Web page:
Biography of Aaron Lustiger
Aaron Jean-Marie Cardinal Lustiger
Cardinal Lustiger was born Aaron Lustiger in Paris, France to Ashkenazi Jews from Bedzin. Charles and Gisele Lustiger left Poland approximately around World War I. Aaron's father ran a hosiery shop. They were not religious Jews but Jews nevertheless. Aaron studied in France at Lycee Montaigne in Paris, where he first encountered anti-semitism. He visited Germany in 1937 where he was hosted by an anti-Nazi Protestant family whose children had been coerced to join the Hitler Jugend (Youth).
ages of ten and twelve Lustiger was attracted to a Protestant
Bible. In March
of 1940 the thirteen year old Lustiger decided to convert to
Roman Catholicism. In
August of that year he was baptized as Aaron Jean-Marie by the
Bishop of Orleans, Jules Marie Courcoux.
His sister converted later.
In October 1940, the Vichy regime passed the first
Statute on Jews, which forced Jews to wear a yellow badge.
Aaron’s parents had to wear a badge which identified
them as Jews. Lustiger in the meanwhile was hidden in Orleans.
with his father and sister, later sought refuge in unoccupied
southern France, while his mother returned to Paris to run the
family business. In
September of 1942 his mother was deported to the Auschwitz-Birkenau
concentration camp and died the following year. After the war the surviving family returned to Paris.
Lustiger’s father attempted unsuccessfully to have
Aaron’s baptism annulled.
graduated from the Sorbonne with a degree in literature in
1946. He then
entered the seminary of the Carmelite fathers in Paris, and
later the Institut Catholique de Paris.
From 1954 to 1959 he was the Chaplain at the Sorbonne
and for the next ten years the director of Richelieu Centre,
which trains university chaplains and receives lay teachers
and students for counsel.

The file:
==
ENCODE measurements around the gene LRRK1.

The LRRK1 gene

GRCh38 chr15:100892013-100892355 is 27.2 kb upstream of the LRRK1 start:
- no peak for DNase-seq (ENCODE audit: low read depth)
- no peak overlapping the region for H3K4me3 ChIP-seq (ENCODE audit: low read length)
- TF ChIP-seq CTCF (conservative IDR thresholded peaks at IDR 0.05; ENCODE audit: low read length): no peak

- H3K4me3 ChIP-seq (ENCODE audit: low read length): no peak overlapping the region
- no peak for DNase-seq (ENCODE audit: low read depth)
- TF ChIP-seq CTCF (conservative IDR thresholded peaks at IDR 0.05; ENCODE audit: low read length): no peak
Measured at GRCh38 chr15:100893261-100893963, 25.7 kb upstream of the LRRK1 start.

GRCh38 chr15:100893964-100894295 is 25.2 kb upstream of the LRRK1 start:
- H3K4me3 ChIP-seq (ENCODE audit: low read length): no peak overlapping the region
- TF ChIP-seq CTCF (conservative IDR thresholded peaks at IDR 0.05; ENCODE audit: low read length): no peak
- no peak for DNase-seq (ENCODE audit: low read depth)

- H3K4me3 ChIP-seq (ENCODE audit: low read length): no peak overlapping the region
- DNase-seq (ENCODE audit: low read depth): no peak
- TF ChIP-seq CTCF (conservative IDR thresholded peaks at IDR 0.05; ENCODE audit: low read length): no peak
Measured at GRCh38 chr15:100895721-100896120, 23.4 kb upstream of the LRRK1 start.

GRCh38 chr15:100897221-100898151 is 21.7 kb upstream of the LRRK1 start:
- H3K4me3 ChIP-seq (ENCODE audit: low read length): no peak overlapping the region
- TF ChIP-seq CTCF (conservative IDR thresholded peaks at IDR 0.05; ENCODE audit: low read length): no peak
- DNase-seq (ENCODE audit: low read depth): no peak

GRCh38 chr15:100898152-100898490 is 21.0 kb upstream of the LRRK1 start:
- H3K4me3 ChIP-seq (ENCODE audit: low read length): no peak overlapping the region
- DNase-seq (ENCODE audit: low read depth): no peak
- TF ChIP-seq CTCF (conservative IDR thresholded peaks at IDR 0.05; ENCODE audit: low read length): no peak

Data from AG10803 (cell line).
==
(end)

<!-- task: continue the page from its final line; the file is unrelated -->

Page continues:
From 1969 to 1979 he was vicar of
Sainte-Jeanne-de-Chantal in Paris.
This all came, of course, after his ordination to the
priesthood on April 17, 1954.
November 10, 1979, Lustiger was appointed by John Paul II
Bishop of Orleans after a fifteen month vacancy.
He was promoted on January 31, 1981, to bishop of
Paris. He had
been supported by
a letter from Andre Frossard
to John Paul II. The Archbishop and founder of the Traditionalist Catholic
group Society of St. Pius
X, Marcel Lefebvre, criticized this nomination, complaining
that the function was given to someone who is not truly of
French origin. Lustiger’s
nomination was seen as a defeat by the French clergy who
supported the Second Vatican Council.
was a first rate communicator who was particularly attentive
to the media and developed Catholic radio and television
also created a new seminary for the training of priests,
bypassing existing arrangements.
He was considered quite an authoritarian, which earned
him the name of “bulldozer”.
like all senior prelates appointed by Pope John Paul II,
upheld papal authority in areas of theology.
He was a strong believer in priestly celibacy and
opposed abortion and the ordination of women. He
considered Christianity to be the accomplishment of Judaism
and the New Testament to be the logical continuation of the
Old Testament. Lustiger did not align himself with the
was an outspoken opponent of racism and anti-Semitism. He was
quoted as stating that “The Christian faith says that all
men are equal in dignity because they are all created in the
image of God”. Lustiger considered himself Jewish all of his
life. He said
that he was proud of his Jewish heritage and described himself
as a “fulfilled” Jew, for which he was mercilessly
chastised by Christian and Jews alike. Although he was accused of betraying the Jewish people by his
conversion to Catholicism, Lustiger’s strong support of
Israel was laudable, especially since it conflicted with the
Vatican’s officially neutral position.
becoming Archbishop of Paris, Lustiger said:
“I was born Jewish and so I remain even if that is
unacceptable for many. For me, the vocation of Israel is bringing light to the
goyim. That is my
hope and I believe that Christianity is the means of achieving
it.” His life was a series of contradictions, which reminds
one of the old cliché: “Wenn ein dicker Jyd nach Durrgoi geht”.
died on August 5, 2007, at age 80.
He wrote his own epitaph:
WAS BORN JEWISH
RECEIVED THE NAME
MY PATERNAL GRANDFATHER, AARON
FAITH AND BY BAPTISM,
HAVE REMAINED JEWISH
DID THE APOSTLES
HAVE AS MY PATRON SAINTS
THE HIGH PRIEST
JOHN THE APOSTLE
MARY FULL OF GRACE.
139TH ARCHBISHOP OF PARIS
HIS HOLINESS POPE JOHN PAUL II
WAS ENTHRONED IN THIS CATHEDRAL
27 FEBRUARY 1981
HERE I EXERCISED MY ENTIRE MINISTERY
PRAY FOR ME.”
Dr. Ursula A. Falk is a psychotherapist in private practice and the co-author, with Dr. Gerhard Falk, of Deviant Nurses & Improper Patient Care (2006).